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Johnny Cueto is changing how he attacks hitters

The headline is a pun, see.

San Francisco Giants  v Los Angeles Angels of Anaheim Photo by Jayne Kamin-Oncea/Getty Images

In 2016, the Giants were regretting that Johnny Cueto had an opt-out clause in his contract. In 2017, they were regretting that he had an opt-in clause. The trick, see, was to get him pitching like he was in 2016.

I don’t know why a front office hasn’t hired me yet.

It’s possible that no one single player had as much variance between his best- and worst-case scenarios, and the good news is that Cueto is much closer to his best-case. He’s pitching brilliantly again, and the Giants are 3-1 in his starts so far. The samples are small and the season is young, but there wasn’t a four-game stretch all last season that featured this kind of vintage Cueto. He is shimmying and quick-pitching his way back into our hearts.

However, he’s not pitching like he was in 2016. Not quite. He’s changing up more often, and it’s working.

It’s tricky to parse through the pitch data, considering that FanGraphs calls his slutter a cutter in one section but a slider in another, but there isn’t a lot of ambiguity with the overall trend. He’s throwing fewer two- and four-seam fastballs, and he’s throwing more changeups. I’m not no mathamgicin or whatnot, but even I can see the trend on this chart from Brooks Baseball without any help:

I’m not quite sure what to make of the strange hiccup in March, 2011, considering he didn’t appear in a major league game that month, so I’m gonna ignore it. That means that Cueto is on pace to throw more changeups this month than in any other of his career.

He’s probably doing it because he’s getting more swings and misses than he ever has. When he throws his change and the batter swings, the batter has whiffed nearly 50 percent of the time this year. It’s historically been his whiffingest pitch, even in the seasons when he didn’t throw it as much, so it makes sense that he’s throwing it more. This is something of a trend in baseball; when a pitcher has one wildly successful pitch, he throws it until the hitters prove they’ve figured it out. Jeff Sullivan refers to it as “McCullersing” after Lance McCullers and his magic curveball. The Giants refer to it as “Aw, crap, not Patrick Corbin and his stupid slider again,” after Patrick Corbin and his stupid slider.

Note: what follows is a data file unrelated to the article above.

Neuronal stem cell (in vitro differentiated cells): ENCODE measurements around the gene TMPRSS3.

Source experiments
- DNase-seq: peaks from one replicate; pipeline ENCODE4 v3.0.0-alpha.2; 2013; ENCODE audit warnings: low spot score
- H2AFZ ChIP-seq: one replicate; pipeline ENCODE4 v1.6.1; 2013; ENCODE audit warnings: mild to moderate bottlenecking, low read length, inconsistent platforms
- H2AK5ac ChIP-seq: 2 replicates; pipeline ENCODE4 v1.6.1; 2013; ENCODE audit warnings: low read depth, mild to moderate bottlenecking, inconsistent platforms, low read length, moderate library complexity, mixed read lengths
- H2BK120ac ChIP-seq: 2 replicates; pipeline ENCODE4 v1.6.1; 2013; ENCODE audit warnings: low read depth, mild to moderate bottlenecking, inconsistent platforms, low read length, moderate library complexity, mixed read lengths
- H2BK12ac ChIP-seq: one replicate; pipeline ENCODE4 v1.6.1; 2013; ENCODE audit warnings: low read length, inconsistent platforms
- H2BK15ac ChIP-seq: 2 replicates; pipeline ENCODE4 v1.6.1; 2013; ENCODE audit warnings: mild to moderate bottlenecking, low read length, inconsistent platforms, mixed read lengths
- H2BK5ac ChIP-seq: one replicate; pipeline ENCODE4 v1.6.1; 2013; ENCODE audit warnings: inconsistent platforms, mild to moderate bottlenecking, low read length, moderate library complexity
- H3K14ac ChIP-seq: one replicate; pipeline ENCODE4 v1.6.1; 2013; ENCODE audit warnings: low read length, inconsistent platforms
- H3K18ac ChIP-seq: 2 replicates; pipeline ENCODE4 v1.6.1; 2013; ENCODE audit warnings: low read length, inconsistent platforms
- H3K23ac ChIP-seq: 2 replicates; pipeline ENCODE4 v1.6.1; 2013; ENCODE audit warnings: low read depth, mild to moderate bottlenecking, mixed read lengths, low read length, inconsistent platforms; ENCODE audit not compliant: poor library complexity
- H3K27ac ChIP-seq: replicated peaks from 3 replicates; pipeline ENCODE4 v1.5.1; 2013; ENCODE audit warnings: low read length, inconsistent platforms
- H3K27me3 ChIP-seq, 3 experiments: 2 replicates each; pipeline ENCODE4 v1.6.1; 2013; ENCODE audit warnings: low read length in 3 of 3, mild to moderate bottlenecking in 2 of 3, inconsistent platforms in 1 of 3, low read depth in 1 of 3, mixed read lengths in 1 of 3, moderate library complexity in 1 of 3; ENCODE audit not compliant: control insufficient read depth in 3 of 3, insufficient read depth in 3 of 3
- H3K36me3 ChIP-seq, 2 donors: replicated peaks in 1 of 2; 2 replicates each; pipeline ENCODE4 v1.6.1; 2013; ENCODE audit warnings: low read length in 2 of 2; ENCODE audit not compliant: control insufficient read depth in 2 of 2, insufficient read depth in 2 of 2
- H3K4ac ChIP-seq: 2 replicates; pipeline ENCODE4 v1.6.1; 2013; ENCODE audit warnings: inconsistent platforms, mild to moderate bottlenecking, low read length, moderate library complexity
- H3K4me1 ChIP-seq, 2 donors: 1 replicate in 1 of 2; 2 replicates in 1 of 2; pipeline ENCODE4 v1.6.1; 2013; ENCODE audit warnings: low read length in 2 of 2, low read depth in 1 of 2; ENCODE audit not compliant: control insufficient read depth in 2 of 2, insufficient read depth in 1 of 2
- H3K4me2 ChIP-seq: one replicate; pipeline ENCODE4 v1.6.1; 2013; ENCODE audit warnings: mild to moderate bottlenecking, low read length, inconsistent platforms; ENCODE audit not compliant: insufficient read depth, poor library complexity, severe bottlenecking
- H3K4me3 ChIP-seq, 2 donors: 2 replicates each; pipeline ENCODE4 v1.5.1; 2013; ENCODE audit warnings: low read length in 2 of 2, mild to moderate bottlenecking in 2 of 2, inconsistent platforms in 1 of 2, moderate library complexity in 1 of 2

Here’s another Brooks Baseball graph. This one is whiffs per swing, and over the last three years, you can see that the changeup has separated from the rest of his pitches:

Oh, mystery outing in March, 2011, you must have been transcendent. But we don’t have time for you. We have time only for graphs on graphs on graphs! This is pure whiff percentage for every pitch, and tells the same story:

There’s only one problem with the changeup-rules-so-throw-it-more narrative: Cueto’s changeup was kind of a disaster last year. Even with the extra swings and misses, he was leaving far too many up, and he had two full months last year where the slugging percentage against his change was over 1.000. So it’s not like the Giants looked at the whiff percentage and said, “Yeah, do that more.” There had to be a fundamental change in how he deployed it. Or maybe he’s just executing the pitch better and with more consistency.

I’m sure this video will be gone soon, but until it is, it’s a fine testament to how well the pitch has worked all season:

In the interest of full disclosure, this idea for a story came to me when Bryan said, “Hey, you should write about Cueto’s changeup,” and I excitedly agreed. But then I googled around and found out that Kerry Crowley wrote this same article before Sunday’s start against the Angels, which means that Bryan was assigning this story to me as a way of discrediting me further and establishing a firmer grip on his power. Noted. I see how it is.

Anywho, we’re still in small-sample territory, of course. Cueto might find that his fastball is a little froggier than normal in his next start, and he might use it to greater effectiveness. It would take just one change-light start to bring his totals down substantially, and suddenly we wouldn’t be talking about how he’s throwing more changeups than he ever has. And he has exactly one start left this month, this could all change.

Also, I’m going to take a wild guess and suggest that Cueto isn’t going to finish the season with an ERA under 0.50. There’s a slight chance — I mean, I suppose we have to acknowledge the possibility, at least — that Cueto will allow a home run this year. So this is similar to a post of, “So Austin Jackson is clearly the worst baseball player in the majors. In how many weeks will he retire?” Holllllld on there, sheriff. It’s still really early for everyone.

Still, while Cueto’s resurgence has a lot to do with an unsustainably low BABIP and HR%, there are a lot of signs that his changeup is helping him more than any other pitch. It’s not just a strikeout pitch, either; after getting Luis Valbuena into a two-strike count with the bases loaded and one out on Sunday, Cueto got the crucial double play with a changeup that broke out of the zone. Most hitters miss those changeups. Valbuena wishes he did.

It ended up being the second-most important event of the day after Evan Longoria’s homer, and it allowed the Giants to win. Cueto’s changeup has done that a lot this year.

Jeff Samardzija is back. Kinda.

Maybe that tall fella with the beard can come back soon.

But for all that’s gone wrong with the 2018 Giants so far, Johnny Cueto and his magic change-of-pace is something that’s gone right. The more we see of it, the better.

(EDITOR’S NOTE: I think this article is better than Kerry’s, mainly because it’s longer.)

(FORMER EDITOR’S NOTE: Shut up. I’m on to you.)